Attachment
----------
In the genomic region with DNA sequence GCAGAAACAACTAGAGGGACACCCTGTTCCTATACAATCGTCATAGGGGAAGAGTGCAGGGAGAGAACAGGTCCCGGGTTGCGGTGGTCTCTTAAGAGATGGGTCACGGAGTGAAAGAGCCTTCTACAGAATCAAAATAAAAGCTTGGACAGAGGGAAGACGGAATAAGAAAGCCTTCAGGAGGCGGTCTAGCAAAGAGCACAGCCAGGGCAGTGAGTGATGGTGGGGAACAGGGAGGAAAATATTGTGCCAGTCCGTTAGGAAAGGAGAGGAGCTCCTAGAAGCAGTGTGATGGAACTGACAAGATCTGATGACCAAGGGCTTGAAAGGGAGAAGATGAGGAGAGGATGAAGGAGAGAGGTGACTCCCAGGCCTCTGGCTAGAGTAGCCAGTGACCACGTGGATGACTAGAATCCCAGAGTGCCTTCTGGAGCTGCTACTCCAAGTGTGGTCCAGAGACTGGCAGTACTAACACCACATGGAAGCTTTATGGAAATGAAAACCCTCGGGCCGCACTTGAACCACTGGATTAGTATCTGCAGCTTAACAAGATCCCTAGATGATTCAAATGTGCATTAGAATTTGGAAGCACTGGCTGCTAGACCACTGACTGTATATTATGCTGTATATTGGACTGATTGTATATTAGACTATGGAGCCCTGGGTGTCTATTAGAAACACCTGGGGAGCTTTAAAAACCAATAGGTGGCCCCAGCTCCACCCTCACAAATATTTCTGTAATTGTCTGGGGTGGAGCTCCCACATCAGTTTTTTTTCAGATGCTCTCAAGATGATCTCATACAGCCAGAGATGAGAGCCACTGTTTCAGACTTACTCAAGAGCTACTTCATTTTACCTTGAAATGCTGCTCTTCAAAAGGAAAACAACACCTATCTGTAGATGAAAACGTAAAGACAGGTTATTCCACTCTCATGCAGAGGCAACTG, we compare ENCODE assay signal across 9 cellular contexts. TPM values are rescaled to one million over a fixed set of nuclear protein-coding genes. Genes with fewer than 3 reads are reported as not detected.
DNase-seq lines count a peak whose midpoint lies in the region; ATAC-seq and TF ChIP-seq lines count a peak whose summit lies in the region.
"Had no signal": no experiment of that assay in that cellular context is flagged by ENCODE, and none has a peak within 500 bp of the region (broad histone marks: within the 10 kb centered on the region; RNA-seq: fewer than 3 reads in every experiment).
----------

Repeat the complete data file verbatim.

In the genomic region with DNA sequence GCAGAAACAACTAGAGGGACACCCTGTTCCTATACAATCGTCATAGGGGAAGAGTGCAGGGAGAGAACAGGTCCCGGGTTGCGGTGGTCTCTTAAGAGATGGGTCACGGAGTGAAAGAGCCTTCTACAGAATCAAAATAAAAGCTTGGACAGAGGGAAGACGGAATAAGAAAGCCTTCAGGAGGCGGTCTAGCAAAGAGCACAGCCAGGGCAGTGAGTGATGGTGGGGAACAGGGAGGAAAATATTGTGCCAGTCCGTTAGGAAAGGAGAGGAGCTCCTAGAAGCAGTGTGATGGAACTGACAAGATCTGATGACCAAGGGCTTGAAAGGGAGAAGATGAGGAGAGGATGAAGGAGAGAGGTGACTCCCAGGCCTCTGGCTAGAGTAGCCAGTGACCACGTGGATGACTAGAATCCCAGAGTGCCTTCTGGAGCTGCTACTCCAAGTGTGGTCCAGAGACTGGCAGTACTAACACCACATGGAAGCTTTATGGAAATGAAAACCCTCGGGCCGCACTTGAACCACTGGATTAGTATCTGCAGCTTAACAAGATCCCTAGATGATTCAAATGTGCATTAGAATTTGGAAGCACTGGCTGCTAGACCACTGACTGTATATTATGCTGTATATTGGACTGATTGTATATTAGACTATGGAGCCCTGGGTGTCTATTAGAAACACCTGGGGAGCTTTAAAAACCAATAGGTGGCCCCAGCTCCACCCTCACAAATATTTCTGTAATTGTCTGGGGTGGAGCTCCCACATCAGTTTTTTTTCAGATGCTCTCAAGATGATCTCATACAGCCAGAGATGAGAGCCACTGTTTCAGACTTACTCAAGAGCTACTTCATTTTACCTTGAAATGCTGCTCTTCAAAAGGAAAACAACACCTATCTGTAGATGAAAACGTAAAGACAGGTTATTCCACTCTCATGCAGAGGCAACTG, we compare ENCODE assay signal across 9 cellular contexts. TPM values are rescaled to one million over a fixed set of nuclear protein-coding genes. Genes with fewer than 3 reads are reported as not detected.
DNase-seq lines count a peak whose midpoint lies in the region; ATAC-seq and TF ChIP-seq lines count a peak whose summit lies in the region.
"Had no signal": no experiment of that assay in that cellular context is flagged by ENCODE, and none has a peak within 500 bp of the region (broad histone marks: within the 10 kb centered on the region; RNA-seq: fewer than 3 reads in every experiment).